Many groups are also very active in politics. The focus on controlling local politics may seem surprising if they are increasingly regionally and globally focused groups.
- For example in Panama one of the biggest businessmen, Ricardo Martinelli, the owner of a chain of supermarkets, is currently the president. In Panama, Honduras and El Salvador the connection is very clear. In El Salvador businessmen have held positions ever since the democracy was introduced in 1992. El Salvador is unique in the sense that they have a strong business party, and the board of that party has been occupied by all the big business leaders and they have been in all sorts of positions. Guatemala is more influenced by the military, and the political parties are weaker than in El Salvador and Panama. Costa Rica is an outlier, since domestic business sectors play a smaller role in party politics. However, during the last elections, Grupo Poma from El Salvador was one of the biggest contributors to the current president, Laura Chinchilla Miranda’s campaign, mainly because of their big investments in Costa Rica, says Kasahara.
The groups use several methods for influencing domestic politics. The most visible is an active participation, where businessmen themselves are elected to positions. They can also participate through business associations, which in turn participate in the political process, or lobby governments and legislatures directly. The fourth way they often use to influence politics is through campaign contributions.
- In a country like Honduras, where both major parties are dominated by business elites, businessmen have stated in interviews that they don’t really care who wins an election; they contribute to both campaigns and make sure they are in a good position to influence their key areas of interests irrespective of who wins, says Bull.
- Campaign financing is tricky to reveal because there is no obligation of disclosure in these countries. Only in Costa Rica the parties have to disclose how much money they collect, but not from whom. So we depend on press reports for that kind of information. In El Salvador we started to map this systematically. We have now an overview of all the cabinet members and the deputies since 1992, and we are crosschecking all the names with the boards of the group companies, explains Bull.
Helpers to development or “the bad guys”?
- Do you have a conclusion yet as to how the strategies of these groups influence the sustainable development of the Central American countries?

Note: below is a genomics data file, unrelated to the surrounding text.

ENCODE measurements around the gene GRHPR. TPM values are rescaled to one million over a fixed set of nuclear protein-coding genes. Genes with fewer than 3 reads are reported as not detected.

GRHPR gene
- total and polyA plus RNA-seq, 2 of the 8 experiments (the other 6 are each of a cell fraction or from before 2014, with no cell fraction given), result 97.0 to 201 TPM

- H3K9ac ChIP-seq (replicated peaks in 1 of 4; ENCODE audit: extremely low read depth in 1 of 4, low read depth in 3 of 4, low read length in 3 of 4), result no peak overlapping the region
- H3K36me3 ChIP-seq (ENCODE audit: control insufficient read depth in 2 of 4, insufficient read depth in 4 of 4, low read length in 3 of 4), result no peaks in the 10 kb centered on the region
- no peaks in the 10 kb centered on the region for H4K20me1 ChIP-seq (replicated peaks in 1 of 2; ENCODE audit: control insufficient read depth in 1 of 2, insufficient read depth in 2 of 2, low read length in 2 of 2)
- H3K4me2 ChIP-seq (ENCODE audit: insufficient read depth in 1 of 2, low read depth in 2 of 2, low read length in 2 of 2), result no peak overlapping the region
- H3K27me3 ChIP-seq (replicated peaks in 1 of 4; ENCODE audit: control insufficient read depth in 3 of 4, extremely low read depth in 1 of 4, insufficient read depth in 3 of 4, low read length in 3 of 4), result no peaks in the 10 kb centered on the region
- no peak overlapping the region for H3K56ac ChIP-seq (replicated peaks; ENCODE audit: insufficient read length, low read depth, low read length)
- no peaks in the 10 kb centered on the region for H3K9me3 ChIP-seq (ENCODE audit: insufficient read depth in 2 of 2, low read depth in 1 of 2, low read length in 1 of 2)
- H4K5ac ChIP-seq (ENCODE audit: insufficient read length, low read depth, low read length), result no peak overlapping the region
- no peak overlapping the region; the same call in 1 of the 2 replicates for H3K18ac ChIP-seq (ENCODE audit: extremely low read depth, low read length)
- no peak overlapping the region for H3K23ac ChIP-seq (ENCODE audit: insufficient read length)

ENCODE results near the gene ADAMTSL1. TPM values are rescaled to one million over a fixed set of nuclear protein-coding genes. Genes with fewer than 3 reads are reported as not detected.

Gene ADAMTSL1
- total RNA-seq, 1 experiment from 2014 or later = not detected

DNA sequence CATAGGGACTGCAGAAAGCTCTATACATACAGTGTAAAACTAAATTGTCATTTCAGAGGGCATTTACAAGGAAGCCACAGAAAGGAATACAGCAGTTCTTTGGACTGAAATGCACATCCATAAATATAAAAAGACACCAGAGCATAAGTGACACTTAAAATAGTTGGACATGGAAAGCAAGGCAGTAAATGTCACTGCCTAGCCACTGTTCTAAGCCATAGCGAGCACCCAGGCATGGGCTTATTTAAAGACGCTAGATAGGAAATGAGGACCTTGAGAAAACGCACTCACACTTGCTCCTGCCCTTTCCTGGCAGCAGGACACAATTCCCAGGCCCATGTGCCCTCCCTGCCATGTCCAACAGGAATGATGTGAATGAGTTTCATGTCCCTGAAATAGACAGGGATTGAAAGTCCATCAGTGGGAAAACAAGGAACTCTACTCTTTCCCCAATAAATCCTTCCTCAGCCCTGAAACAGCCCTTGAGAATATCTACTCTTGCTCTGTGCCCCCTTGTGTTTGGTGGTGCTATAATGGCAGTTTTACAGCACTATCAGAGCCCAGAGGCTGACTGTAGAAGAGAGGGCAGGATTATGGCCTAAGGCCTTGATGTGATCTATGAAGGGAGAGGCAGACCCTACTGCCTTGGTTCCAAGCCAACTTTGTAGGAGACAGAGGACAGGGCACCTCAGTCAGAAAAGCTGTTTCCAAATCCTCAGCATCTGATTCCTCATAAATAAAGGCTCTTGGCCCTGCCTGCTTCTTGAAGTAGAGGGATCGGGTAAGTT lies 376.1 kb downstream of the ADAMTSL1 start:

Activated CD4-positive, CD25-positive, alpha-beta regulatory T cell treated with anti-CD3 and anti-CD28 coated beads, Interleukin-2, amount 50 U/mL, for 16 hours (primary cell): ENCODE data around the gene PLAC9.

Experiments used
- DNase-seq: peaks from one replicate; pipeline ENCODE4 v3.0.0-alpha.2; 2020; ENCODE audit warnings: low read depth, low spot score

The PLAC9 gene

- The answer to this question does of course depend on who you ask. These groups do provide employment and many now start to emphasize corporate social responsibility, improving corporate governance practices and environmental conduct, as well as respecting the participation of their counterparts which have been labor and leftist political parties. Moreover, we have seen clear differences between different groups: whereas some are actually interested in contributing to developing the local economy, others see this mainly as a platform for extracting resources to reinvest abroad. However, the economic concentration that they represent and their stronghold on parts of the political system is not a benefit for the prosperity and social inclusion in Central America, says Bull.
The results of the project will be shared widely with academics, policy makers and others interested in Central America. Three workshops/seminars are planned: the first will be next month in El Salvador. In early 2012 there will be a large workshop with academics from the whole region and the project will end with an open seminar where the group will present the project to politicians and the general public. The database will also be made available on the internet, and the project collaborates with the UN Economic Commission for Latin America and the Caribbean (ECLAC), which will get access to the data during the process. Furthermore, one book in English and one in Spanish as well as several academic articles are underway.